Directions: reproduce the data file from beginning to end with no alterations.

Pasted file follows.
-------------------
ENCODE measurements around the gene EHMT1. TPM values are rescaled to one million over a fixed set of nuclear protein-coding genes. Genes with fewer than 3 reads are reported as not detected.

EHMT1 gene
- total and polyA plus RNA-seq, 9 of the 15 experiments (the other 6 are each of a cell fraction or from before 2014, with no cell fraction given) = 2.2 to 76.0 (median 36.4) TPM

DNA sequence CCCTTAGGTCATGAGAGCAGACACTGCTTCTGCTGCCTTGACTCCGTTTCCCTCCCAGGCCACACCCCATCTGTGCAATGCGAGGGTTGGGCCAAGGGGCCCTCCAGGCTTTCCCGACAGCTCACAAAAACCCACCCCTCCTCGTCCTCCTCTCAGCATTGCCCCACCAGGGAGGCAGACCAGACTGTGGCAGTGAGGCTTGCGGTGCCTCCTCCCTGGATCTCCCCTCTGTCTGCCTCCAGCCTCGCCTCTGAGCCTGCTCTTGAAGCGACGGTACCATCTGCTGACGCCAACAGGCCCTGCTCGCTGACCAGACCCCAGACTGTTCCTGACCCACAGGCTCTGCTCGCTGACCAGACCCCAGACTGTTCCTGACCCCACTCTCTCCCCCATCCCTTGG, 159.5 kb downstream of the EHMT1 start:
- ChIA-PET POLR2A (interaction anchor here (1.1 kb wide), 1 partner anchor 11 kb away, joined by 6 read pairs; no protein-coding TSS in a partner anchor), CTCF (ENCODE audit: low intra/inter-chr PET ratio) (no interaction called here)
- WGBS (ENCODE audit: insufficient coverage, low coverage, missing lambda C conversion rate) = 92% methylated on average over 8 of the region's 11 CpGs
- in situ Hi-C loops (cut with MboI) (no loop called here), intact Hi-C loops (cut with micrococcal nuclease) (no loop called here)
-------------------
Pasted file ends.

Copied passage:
ENCODE measurements around the gene EHMT1. TPM values are rescaled to one million over a fixed set of nuclear protein-coding genes. Genes with fewer than 3 reads are reported as not detected.

EHMT1 gene
- total and polyA plus RNA-seq, 9 of the 15 experiments (the other 6 are each of a cell fraction or from before 2014, with no cell fraction given) = 2.2 to 76.0 (median 36.4) TPM

DNA sequence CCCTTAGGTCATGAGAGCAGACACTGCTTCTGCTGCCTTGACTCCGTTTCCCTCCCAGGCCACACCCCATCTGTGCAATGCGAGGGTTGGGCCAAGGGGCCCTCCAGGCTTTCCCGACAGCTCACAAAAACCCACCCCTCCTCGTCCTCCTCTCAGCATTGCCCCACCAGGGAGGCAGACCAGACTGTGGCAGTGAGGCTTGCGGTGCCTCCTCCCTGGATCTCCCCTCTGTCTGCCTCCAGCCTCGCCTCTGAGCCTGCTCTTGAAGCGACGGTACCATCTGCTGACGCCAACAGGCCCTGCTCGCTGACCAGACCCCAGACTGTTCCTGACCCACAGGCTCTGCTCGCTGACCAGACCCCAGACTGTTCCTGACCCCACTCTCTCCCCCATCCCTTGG, 159.5 kb downstream of the EHMT1 start:
- ChIA-PET POLR2A (interaction anchor here (1.1 kb wide), 1 partner anchor 11 kb away, joined by 6 read pairs; no protein-coding TSS in a partner anchor), CTCF (ENCODE audit: low intra/inter-chr PET ratio) (no interaction called here)
- WGBS (ENCODE audit: insufficient coverage, low coverage, missing lambda C conversion rate) = 92% methylated on average over 8 of the region's 11 CpGs
- in situ Hi-C loops (cut with MboI) (no loop called here), intact Hi-C loops (cut with micrococcal nuclease) (no loop called here)